Woman’s horrific injuries after being trampled in face by horse

A woman was knocked off her feet by a horse and was knocked unconscious leaving her with a horrific head injuries.

Liz Falkingham had been walking a young horse from a field back to the stables when it was startled and the freak accident happened.

The experienced horse handler suffered lacerations to her scalp that needed 16 staples, a fractured cheekbone, a deep cut to her eyebrow and severe haematomas to her thighs.

Recalling the events Liz told Hull Live : “The only thing I recall is the horse shooting forward and the next thing I can remember is ringing my husband to tell him to come back to the farm."

Liz runs a small livery business and works on the family’s beef and arable farm at Driffield.

“Someone who was visiting the farm found me and apparently I had been screaming and saying that my leg was broken.

“They called the ambulance and the responder on the phone was getting them to ask me questions, which I have absolutely no memory of, and evidently I was talking nonsense.

“In the ambulance, I remember saying to the paramedics, ‘please don’t shave my head’ – they didn’t realise I had a head injury at that point because I was laid on my back and the front of my face was injured and covered in blood.”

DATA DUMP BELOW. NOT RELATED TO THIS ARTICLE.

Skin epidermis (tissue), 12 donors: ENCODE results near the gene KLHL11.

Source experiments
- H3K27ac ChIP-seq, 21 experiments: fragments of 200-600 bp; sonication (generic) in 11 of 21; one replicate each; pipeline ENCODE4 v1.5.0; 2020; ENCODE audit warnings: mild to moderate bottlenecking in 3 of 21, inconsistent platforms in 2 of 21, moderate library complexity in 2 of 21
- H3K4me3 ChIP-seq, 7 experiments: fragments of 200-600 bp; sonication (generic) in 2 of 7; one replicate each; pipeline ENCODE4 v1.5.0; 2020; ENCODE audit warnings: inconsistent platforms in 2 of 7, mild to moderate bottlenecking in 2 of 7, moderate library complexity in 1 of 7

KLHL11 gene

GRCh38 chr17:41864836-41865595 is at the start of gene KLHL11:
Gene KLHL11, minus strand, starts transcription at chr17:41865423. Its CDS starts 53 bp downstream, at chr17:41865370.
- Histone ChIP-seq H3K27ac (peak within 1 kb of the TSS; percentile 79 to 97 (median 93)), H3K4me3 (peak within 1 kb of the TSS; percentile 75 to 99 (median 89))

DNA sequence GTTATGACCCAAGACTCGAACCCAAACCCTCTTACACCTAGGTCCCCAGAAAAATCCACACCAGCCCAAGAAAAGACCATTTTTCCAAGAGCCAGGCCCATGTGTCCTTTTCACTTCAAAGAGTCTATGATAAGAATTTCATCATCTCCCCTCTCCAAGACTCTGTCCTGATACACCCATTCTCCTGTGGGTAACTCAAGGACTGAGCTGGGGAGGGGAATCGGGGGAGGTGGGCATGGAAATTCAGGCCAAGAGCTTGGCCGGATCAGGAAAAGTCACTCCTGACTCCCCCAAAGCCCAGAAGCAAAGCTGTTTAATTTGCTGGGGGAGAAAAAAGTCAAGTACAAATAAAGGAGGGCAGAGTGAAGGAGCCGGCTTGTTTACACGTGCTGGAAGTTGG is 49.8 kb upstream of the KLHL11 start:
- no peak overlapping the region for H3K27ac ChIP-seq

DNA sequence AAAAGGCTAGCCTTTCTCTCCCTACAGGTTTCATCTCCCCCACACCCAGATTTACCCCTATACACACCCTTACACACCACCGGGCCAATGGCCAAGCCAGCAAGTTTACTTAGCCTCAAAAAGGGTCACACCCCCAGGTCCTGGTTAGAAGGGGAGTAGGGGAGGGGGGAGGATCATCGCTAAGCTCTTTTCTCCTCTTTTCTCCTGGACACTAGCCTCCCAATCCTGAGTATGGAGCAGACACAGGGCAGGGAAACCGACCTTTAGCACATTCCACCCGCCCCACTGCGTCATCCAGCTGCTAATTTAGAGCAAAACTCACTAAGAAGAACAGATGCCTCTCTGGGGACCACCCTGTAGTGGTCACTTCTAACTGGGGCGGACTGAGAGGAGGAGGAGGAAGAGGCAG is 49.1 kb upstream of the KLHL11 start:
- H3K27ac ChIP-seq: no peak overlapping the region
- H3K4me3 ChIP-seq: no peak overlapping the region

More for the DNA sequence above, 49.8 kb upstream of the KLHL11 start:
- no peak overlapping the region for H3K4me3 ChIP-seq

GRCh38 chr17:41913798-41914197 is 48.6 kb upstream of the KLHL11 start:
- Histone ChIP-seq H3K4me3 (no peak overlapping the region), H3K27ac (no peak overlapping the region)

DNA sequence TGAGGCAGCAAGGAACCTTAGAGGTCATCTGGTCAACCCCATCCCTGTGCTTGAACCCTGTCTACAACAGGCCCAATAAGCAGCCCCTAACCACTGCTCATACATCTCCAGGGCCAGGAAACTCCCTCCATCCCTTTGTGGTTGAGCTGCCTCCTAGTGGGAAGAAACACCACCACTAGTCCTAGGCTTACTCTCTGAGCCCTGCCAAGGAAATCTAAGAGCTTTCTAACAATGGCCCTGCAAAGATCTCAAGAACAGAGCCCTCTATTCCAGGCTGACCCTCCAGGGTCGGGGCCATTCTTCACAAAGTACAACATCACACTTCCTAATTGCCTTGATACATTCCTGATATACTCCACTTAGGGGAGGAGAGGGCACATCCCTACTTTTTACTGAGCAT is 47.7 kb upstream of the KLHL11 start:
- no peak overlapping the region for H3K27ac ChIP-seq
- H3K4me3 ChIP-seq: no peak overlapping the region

In its spooked state, the horse had run over the top of Liz, kicking the back of her head and smashing her face into the concrete.

“I suspect I kept hold – your instinct is to grip the rope – and evidently I asked them about 20 times whether they had caught the horse and got it in its stable safely.”

She was kept in Hull Royal Infirmary overnight for observation and allowed home the next day.

“I felt like I’d been run over by a train, not a horse,” said Liz, who is also a freelance journalist and writer and runs Wheatear Cottage, a holiday let on the farm where guests can bring their horses.

“My doctor told me not to ride for at least three months and even after a few months, wearing a riding hat gave me severe headaches.

“Having spoken to a fellow equestrian who had experienced something similar, it sounds as though I might have had post-concussion syndrome.

“The bruising took a long time to go – it gradually moved down my face to my jawline and neck, I was all the colours of the rainbow.”

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